We had a bedtime struggle a few weeks ago.
My husband was working late, so I was left to put the kids to bed solo. Because I’ve been involved in a musical production these past few months, it’s usually been my husband who has put our kids to bed.
And they’ve worked out quite the routine.
After bath time, the kids are corralled and we attempt to get them dressed in their PJs. This usually takes no less than 10 to 15 minutes, depending on how fast they’re running that night. Usually one will be sporting nothing but a shirt and the other will be sprinting across the family room with a semi-attached diaper, squealing with glee as my husband and I trip over a thousand sharp-edged toys while lunging for their limbs.
After they’re finally mostly dressed, we all smoosh together in my 3-year-old's single bed, piled up two-people deep, to read exactly two books: “Goodnight, Goodnight, Construction Site” and “A Book of Sleep.” Boston, the 3-year-old, reads along with us (he has almost every book memorized), while our 18-month-old karate-kicks the pages.
Then my oldest says, “I need a drink!” and my youngest pipes in with something that sounds like “Wahwerr.” Cups are passed along, water is spilled and cleaned up, and then it’s one in the crib and one in the single bed. After the lights are turned off Boston makes his usual lullaby medley request of “I Am a Child of God,” “I Love to See the Temple” and “A Child’s Prayer.” The songs have to be sung in that exact order. And if we sing too fast or skip a verse or three, there are shouts of protest and tears, and then we have to start all over again.
Then we give kisses, talk about what we’ll probably do the next day (if I don’t know, I make something up that sounds fun, although this can get me in trouble if I plant ideas that I may or may not follow through with) and then we turn on the white noise machine, blow one more kiss each and it’s goodnight.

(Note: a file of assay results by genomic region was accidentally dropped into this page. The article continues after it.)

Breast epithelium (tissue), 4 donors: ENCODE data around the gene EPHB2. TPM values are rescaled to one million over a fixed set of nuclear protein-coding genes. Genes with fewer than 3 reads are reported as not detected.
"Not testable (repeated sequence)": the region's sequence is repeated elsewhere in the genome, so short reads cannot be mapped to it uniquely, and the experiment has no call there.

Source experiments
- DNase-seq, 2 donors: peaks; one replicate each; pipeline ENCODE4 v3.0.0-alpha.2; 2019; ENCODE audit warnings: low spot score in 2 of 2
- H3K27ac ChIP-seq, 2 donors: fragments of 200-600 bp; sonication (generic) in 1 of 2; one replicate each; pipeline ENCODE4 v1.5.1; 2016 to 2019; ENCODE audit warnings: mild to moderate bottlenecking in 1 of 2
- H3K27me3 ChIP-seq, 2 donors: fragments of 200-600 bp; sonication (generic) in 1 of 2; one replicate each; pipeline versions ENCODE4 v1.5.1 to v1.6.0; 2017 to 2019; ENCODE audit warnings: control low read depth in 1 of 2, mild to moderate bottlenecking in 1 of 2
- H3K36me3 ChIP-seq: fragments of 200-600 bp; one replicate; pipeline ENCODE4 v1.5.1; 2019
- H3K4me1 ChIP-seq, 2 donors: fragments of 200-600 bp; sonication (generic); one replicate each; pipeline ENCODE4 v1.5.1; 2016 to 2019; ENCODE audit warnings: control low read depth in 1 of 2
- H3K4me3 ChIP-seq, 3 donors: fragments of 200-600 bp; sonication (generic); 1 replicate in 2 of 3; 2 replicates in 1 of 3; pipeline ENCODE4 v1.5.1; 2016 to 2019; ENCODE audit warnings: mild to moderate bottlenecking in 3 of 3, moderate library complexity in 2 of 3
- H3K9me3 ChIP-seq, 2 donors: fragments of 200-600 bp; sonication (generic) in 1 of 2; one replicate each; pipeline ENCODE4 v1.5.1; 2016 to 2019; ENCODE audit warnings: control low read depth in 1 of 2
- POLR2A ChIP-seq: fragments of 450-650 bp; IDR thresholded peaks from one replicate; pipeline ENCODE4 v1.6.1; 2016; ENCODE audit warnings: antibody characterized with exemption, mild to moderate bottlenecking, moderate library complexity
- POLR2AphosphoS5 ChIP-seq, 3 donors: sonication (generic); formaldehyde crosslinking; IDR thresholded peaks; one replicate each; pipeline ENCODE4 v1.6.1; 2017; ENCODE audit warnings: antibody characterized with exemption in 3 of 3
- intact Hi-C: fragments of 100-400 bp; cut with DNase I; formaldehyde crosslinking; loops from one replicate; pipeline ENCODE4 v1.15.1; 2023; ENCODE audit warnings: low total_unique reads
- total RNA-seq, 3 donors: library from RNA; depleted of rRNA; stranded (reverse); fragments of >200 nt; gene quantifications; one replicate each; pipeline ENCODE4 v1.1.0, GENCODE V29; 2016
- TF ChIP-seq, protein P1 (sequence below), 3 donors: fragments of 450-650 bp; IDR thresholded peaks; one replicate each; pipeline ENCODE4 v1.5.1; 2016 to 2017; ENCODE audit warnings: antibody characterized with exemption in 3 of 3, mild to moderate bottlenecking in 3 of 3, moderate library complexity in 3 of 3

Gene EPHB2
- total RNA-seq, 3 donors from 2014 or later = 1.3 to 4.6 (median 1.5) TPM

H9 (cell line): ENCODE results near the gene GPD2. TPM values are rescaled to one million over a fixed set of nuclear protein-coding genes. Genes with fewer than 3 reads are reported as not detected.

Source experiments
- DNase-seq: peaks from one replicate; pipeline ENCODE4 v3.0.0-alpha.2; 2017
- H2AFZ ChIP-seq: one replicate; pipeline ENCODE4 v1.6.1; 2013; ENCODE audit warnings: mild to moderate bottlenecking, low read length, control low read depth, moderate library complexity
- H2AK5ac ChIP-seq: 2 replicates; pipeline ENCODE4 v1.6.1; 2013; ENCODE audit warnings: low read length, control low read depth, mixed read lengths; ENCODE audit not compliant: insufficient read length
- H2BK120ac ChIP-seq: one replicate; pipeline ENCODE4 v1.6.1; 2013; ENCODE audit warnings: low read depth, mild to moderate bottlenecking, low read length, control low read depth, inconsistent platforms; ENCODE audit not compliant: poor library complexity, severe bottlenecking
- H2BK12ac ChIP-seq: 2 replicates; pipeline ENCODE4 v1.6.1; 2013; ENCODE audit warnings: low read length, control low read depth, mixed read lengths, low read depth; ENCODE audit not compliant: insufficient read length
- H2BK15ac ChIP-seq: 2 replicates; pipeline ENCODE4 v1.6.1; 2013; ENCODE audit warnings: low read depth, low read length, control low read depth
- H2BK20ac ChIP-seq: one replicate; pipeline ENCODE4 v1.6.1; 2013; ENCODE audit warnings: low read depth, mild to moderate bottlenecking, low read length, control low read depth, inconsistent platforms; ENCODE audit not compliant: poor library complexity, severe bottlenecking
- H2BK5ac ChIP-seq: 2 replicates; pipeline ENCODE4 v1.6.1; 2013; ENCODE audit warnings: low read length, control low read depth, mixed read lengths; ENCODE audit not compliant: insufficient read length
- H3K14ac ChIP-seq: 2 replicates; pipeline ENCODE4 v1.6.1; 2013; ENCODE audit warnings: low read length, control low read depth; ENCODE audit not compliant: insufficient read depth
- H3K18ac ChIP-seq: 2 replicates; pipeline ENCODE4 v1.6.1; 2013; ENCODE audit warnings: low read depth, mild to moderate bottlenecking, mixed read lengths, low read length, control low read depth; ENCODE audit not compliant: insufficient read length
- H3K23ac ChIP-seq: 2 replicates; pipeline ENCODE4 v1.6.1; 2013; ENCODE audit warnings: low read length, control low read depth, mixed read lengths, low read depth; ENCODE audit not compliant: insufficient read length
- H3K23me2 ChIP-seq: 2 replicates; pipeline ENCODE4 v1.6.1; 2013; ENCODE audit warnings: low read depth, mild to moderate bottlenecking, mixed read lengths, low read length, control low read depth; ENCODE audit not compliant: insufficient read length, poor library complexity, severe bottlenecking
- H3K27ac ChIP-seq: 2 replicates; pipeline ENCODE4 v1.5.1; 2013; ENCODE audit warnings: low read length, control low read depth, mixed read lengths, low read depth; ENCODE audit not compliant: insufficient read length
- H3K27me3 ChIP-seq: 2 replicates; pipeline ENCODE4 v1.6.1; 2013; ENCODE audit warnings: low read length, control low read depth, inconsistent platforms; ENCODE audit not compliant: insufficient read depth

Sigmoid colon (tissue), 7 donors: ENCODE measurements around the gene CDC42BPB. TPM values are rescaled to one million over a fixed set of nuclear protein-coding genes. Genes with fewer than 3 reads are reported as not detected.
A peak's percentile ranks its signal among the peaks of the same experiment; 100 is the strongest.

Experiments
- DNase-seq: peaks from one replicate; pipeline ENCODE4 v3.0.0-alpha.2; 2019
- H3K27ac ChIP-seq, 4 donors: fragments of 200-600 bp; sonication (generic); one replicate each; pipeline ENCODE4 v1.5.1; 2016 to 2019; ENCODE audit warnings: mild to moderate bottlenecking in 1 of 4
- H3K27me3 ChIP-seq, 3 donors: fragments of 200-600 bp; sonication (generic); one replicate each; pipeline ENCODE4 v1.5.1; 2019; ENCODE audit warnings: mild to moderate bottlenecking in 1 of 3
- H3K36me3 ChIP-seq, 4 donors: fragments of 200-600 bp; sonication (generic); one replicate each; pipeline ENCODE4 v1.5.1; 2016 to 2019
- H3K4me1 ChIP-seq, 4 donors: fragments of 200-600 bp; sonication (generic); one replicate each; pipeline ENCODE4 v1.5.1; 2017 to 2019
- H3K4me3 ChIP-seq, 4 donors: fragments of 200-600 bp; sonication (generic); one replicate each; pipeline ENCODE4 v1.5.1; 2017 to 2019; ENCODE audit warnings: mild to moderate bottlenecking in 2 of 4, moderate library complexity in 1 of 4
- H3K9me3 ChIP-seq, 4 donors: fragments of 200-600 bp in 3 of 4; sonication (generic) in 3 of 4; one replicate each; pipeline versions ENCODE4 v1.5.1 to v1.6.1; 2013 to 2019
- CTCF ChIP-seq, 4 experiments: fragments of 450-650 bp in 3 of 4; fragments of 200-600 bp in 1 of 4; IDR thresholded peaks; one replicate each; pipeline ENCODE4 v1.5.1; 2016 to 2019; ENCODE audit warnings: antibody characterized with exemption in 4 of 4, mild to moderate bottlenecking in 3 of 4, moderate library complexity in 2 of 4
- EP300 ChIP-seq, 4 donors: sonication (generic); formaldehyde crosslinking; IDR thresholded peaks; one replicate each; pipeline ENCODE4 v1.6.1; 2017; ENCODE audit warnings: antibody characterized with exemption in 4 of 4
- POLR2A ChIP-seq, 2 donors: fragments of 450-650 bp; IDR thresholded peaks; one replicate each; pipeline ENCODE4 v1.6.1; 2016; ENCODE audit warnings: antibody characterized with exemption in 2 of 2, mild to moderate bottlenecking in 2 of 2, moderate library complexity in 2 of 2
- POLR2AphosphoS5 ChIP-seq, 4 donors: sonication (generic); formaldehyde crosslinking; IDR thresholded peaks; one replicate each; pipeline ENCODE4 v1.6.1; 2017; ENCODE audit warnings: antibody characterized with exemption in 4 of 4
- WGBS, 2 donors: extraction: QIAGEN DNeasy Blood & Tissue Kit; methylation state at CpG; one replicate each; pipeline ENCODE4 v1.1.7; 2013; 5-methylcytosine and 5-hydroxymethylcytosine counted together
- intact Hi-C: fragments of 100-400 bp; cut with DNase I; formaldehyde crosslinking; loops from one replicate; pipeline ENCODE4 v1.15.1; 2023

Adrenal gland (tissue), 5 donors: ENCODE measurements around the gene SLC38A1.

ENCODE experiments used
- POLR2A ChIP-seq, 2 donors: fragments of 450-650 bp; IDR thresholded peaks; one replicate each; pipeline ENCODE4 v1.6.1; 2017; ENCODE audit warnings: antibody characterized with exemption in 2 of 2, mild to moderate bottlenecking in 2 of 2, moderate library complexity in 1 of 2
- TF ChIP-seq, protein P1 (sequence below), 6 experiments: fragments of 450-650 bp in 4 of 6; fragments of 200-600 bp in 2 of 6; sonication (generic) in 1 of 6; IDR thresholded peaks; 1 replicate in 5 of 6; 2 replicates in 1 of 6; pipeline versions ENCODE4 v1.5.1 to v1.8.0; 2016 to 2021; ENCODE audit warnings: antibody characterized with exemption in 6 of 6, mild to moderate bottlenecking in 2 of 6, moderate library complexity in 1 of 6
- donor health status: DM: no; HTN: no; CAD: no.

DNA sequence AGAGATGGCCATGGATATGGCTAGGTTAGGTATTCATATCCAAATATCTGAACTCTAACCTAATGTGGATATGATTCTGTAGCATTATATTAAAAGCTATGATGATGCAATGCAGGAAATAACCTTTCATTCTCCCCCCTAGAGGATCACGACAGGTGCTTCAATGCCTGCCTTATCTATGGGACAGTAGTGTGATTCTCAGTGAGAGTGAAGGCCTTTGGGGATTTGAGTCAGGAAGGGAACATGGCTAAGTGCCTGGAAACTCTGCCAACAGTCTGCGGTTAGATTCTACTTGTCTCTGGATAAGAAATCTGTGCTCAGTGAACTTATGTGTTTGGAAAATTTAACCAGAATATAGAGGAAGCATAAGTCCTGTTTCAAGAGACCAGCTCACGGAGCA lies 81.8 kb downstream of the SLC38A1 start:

Every. Single. Night.
Well, I missed one of these crucial steps the other night in my attempt to hurry things along and get them to sleep. As I was headed out the door, I heard my toddler yell something from his room. Thinking he was sleep-shouting (which he does sometimes), I ignored him and turned on the TV to unwind.
Fifteen minutes later, I hear indecipherable words coming from the bedroom. I realized that what I thought was noise from the TV was actually my son, still awake, and saying the same thing over and over:
“Mom! The white noise machine’s quiet!”
In disbelief, I walked back into the dark room.
“Boston, what are you saying?” I whispered loudly.
Quietly, he repeated himself.
“You think the white noise machine’s quiet?” I asked.
“You’re right, it is. It’s quiet. Now go to sleep.”
And that was that.
I was in shock. Has he been asking that same question every other night? What would have happened had I not heard him and answered appropriately? Would he be yelling all night? Knowing my son, probably.
Slightly worried about my son’s maybe slightly obsessive personality and need for routine, I began to do some research online. And what I found actually made me feel better. Bottom line: Kids crave routines.
“Toddlers love routines because the predictability of knowing what comes next makes them feel safe and secure,” it reads. “And that's certainly true at nighttime, when calmness is an essential ingredient for peaceful toddler sleep The best routine lasts about an hour, tops — and that includes everything from the bath to the final good-night kiss.”Comment on this story
I didn’t really find anything on how to get my child to sleep with only one soft toy instead of 20 that poke, or how to get him to move a little faster. But I did find great tips on brushing teeth, how to make bath time stress-free and the importance of nighttime reading. And I got some much-needed reassurance that my child was not the only one on the planet who has to do things a specific way every night.
In a way, it's sort of a relief that I don’t have to guess what he will like every night.
It will really be fun when my 18-month-old starts having his own opinion of how things should go at night.